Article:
S&P, which last downgraded Russia in April, cut the sovereign one step to BB+, according to a statement. The grade, which is on par with Bulgaria and Indonesia, has a negative outlook.
The world's biggest energy exporter is on the brink of a recession after oil prices fell to the lowest since 2009 and the U.S. and its allies imposed sanctions over President Vladimir Putin's actions in Ukraine. The penalties have locked Russian corporate borrowers out of international debt markets and curbed investor appetite for the ruble, stocks and bonds.
"Russia's monetary policy flexibility has become more limited and its economic growth prospects have weakened," S&P said in a statement. "We also see a heightened risk that external and fiscal buffers will deteriorate due to rising external pressures and increased government support to the economy."
The ruble, the world's second-worst performer last year after a 46 percent plunge against the dollar, plummeted after the S&P decision and was trading 4.7 percent weaker at 67.4 versus the U.S. currency at 9:16 p.m. in Moscow.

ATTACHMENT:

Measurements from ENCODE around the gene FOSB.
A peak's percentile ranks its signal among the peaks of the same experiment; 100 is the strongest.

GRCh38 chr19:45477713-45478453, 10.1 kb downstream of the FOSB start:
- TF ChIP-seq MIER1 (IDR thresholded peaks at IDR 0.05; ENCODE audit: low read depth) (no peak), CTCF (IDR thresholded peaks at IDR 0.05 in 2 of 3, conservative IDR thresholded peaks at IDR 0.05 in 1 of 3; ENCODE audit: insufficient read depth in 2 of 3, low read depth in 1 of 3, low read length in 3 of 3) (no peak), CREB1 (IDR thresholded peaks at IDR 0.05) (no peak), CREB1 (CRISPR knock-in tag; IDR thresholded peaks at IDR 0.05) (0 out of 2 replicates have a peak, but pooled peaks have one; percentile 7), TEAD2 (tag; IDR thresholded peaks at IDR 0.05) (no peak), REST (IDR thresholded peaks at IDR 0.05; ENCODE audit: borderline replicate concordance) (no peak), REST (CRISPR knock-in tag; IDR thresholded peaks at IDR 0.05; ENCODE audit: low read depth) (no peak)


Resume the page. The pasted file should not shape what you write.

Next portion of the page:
A cut to below investment grade could force ratings-sensitive investors to sell their remaining debt holdings.
Policymakers are struggling to contain the country's worst currency crisis since 1998. The central bank shifted to a free-floating exchange rate ahead of schedule in November and is overseeing a 1 trillion-ruble ($15 billion) bank recapitalization plan. On Dec. 16, the central bank took its biggest step to shore up the currency, raising its key interest rate to 17 percent from 10.5 percent in a surprise move just before 1 a.m. in Moscow that day.
Fitch Ratings downgraded Russia to its lowest investment grade this month.
The S&P move "reflects a combination of lower oil prices, sanctions and the conflict in Ukraine with the difficult geopolitical tussle with the West which shows no sign of easing," Tim Ash, chief emerging-markets economist at Standard Bank Group Ltd. in London, said by e-mail. "These factors have and are expected to continue to weigh on Russia's balance sheet and overall credit matrix. I would expect Fitch and Moody's to follow relatively soon."